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Cleeves--New York Times bestselling and award-winning author of the Vera and Shetland series, both of which are hit TV shows--returns with the extraordinary follow-up to The Long Call, in the Two Rivers series, soon to be a major TV series too.
North Devon is enjoying a rare hot summer with tourists flocking to its coastline. Detective Matthew Venn is called out to a rural crime scene at the home of a group of artists. What he finds is an elaborately staged murder--Dr Nigel Yeo has been fatally stabbed with a shard of one of his glassblower daughter's broken vases.
Dr Yeo seems an unlikely murder victim. He's a good man, a public servant, beloved by his daughter. Matthew is unnerved, though, to find that she is a close friend of Jonathan, his husband.
Then another body is found--killed in a similar way. Matthew soon finds himself treading carefully through the lies that fester at the heart of his community and a case that is dangerously close to home.
DI Matthew Venn returns in The Heron's Cry, in Ann Cleeves powerful next novel, proving once again that she is a master of her craft.
Source: NetGalley; ARC kindly provided by publisher in exchange for an honest review
You know, when I read The Long Call last year, I thought it was good and I liked DI Venn. It surprised me how often I'd think back to the story and in particular, DI Venn. I was drawn to his calmness, his ability to be still in the midst of chaos as he quietly turned things over in his mind while also managing detectives under him whose personalities differed from him. It's a quality I so wish I could master. The Heron's Cry was obviously going to land on my TBR pile.
I think the greatest thrill about any Ann Cleeves novel is that she's able to pack in so much story. She seamlessly moves from character to character, inviting the reader into their private thoughts and drops all sorts of insightful, curious notes. I like her way of storytelling because whether or not those details are pertinent to the main mystery at hand, they're excellent for understanding the various personalities that populate the village or community the story is set in. With regards to DI Venn, she strikes a perfect balance between his professional and personal sides which he himself tries to keep as separate as possible. While he's often deliberate in his intentions and carries himself in a disciplined manner, Cleeves shows us his tender qualities, which are drawn out whenever he's around his husband, Jonathan. They're not showy displays of affection but simply more honest, more vulnerable interactions where Venn feels safest and allows for a more emotional connection. The first book in the series examined his strict religious upbringing and his continued struggle to make peace with it. The Heron's Call continues that line and also brings Venn closer to possibly reconciling with his religious mother. If not that, at least understanding her better.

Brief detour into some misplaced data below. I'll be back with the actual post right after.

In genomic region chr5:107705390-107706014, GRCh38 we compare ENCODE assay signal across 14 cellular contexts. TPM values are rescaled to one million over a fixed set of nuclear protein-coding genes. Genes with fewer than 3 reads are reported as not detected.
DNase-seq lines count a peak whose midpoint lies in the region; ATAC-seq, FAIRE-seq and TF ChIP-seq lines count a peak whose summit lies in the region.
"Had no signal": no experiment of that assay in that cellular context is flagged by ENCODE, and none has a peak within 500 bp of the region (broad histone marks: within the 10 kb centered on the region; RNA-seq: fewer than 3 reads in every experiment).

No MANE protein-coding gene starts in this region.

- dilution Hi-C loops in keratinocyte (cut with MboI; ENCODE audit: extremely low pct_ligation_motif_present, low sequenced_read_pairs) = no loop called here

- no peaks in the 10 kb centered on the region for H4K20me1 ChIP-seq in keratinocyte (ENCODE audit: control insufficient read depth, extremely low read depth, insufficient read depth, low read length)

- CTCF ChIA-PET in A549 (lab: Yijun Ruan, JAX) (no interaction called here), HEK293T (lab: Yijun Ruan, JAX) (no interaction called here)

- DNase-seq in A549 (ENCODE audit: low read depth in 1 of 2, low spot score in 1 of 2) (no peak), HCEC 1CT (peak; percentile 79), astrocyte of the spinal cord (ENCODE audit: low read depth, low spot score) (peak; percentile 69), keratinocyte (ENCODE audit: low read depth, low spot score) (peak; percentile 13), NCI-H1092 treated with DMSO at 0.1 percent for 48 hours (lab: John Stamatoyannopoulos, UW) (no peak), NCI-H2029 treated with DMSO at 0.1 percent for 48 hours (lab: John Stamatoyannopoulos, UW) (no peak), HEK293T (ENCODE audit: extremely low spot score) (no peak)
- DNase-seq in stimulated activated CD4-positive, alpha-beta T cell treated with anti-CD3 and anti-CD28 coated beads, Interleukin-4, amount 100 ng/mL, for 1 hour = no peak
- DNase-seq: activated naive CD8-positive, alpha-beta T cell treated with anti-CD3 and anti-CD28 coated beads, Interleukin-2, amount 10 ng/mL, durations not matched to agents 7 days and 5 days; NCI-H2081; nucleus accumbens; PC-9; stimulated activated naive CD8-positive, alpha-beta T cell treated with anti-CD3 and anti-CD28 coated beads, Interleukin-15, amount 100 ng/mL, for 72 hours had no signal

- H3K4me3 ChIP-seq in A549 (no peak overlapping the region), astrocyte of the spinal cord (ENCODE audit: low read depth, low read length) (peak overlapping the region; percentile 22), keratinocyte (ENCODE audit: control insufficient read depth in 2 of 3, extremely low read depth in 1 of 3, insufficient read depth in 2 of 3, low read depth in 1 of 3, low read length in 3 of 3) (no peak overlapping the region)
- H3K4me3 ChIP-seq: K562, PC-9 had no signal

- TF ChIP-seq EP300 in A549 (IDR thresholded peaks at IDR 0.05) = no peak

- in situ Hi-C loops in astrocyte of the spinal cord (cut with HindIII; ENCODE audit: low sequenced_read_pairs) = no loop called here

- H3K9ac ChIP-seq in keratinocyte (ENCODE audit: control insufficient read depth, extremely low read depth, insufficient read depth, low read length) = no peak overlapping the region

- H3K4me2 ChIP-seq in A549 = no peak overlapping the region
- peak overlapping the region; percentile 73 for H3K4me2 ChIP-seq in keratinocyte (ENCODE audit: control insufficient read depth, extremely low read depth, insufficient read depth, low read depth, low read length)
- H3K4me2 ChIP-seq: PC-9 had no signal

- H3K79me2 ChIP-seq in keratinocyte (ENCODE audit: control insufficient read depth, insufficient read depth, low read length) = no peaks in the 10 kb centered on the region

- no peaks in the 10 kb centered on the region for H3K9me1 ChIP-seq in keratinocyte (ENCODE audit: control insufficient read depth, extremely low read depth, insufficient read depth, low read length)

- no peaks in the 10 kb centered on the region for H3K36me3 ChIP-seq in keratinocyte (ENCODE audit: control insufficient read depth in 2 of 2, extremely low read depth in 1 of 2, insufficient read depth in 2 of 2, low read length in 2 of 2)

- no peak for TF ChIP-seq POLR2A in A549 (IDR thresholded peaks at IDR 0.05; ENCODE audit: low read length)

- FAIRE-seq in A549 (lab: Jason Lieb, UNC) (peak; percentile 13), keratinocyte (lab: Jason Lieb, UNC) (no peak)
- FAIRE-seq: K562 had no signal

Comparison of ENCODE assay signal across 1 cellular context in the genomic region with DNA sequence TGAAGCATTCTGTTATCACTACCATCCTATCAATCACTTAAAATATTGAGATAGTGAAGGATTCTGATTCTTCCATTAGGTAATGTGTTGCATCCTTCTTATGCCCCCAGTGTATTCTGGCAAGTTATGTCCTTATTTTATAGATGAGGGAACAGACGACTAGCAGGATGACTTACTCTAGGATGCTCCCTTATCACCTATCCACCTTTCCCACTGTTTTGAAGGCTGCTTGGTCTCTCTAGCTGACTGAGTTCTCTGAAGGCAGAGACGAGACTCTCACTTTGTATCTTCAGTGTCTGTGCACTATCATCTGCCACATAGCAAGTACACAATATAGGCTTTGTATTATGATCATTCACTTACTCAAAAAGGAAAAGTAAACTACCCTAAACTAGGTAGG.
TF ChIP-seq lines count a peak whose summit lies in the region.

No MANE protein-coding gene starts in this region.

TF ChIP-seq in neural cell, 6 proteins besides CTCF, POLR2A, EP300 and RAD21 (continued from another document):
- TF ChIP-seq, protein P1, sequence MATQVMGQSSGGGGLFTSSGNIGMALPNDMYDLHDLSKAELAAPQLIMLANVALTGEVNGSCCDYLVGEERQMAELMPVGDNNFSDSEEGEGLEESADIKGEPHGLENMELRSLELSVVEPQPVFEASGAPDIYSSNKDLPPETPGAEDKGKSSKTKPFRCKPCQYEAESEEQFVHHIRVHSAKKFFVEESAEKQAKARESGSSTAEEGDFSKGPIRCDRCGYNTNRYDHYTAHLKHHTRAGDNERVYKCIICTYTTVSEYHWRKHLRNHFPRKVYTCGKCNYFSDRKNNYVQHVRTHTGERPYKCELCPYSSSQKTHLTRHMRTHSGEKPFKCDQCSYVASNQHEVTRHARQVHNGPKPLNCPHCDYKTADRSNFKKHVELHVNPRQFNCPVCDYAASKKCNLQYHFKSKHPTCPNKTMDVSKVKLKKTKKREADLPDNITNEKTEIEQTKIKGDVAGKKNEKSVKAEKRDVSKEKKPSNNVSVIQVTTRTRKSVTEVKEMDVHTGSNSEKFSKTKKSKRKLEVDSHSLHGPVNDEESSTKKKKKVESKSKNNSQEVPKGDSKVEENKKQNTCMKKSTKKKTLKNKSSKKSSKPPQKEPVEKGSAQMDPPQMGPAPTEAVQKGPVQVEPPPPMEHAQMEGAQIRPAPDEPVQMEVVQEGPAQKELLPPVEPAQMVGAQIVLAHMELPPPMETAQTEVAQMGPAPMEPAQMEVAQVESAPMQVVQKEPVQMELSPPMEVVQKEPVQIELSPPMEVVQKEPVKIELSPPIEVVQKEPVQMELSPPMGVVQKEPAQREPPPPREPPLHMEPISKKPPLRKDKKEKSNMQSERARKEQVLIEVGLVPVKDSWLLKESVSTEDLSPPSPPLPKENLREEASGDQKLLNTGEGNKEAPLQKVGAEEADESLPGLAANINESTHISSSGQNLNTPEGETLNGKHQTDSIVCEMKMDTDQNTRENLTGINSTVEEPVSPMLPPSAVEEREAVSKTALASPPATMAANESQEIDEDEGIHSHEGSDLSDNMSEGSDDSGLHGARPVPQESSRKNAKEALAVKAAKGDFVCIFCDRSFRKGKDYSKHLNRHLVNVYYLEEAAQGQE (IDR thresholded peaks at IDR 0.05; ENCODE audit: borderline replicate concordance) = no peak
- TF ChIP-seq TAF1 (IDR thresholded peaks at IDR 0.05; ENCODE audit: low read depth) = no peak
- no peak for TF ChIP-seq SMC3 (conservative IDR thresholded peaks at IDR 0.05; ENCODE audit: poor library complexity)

In The Heron's Call, the victim, Dr. Yeo is an admired member of the community. Not only is he personally known to one of the detectives on Venn's team, a few of the suspects are as well. And some of them are even high profile. The personal and professional sides clash a bit amongst the detectives which for sure make conducting the investigation trickier. Dr. Yeo was working for an organization that advocates for patient rights and his latest casework involved the deaths of patients who had been suffering from depression. (As this is a sensitive subject and the investigation uncovers some troubling details I will leave a few content/trigger warnings at the end of this review.)
I would say my only disappointment with The Heron's Cry was that I figured out the whodunnit a few chapters before the big reveal. It's weird because most often when I read mysteries, I like to try to guess at it and I'm generally wrong which is a good thing for me because I'd rather that twist or surprise, but in this case I wanted that question to carry me through the end. It didn't take away from Cleeve's marvelous writing or the suspense of the story, however, so I still say this reading experience is a win. Cleeve's writes the kind of mystery that I crave - thrilling, compassionate, deeply emotional and thoughtful. Fans of small village British mysteries will take to this one as well!
- depression; death of one of the previous patients by suicide; mention of online suicide chat forum; a separate group within that suicide forum that encourages taking action towards suicide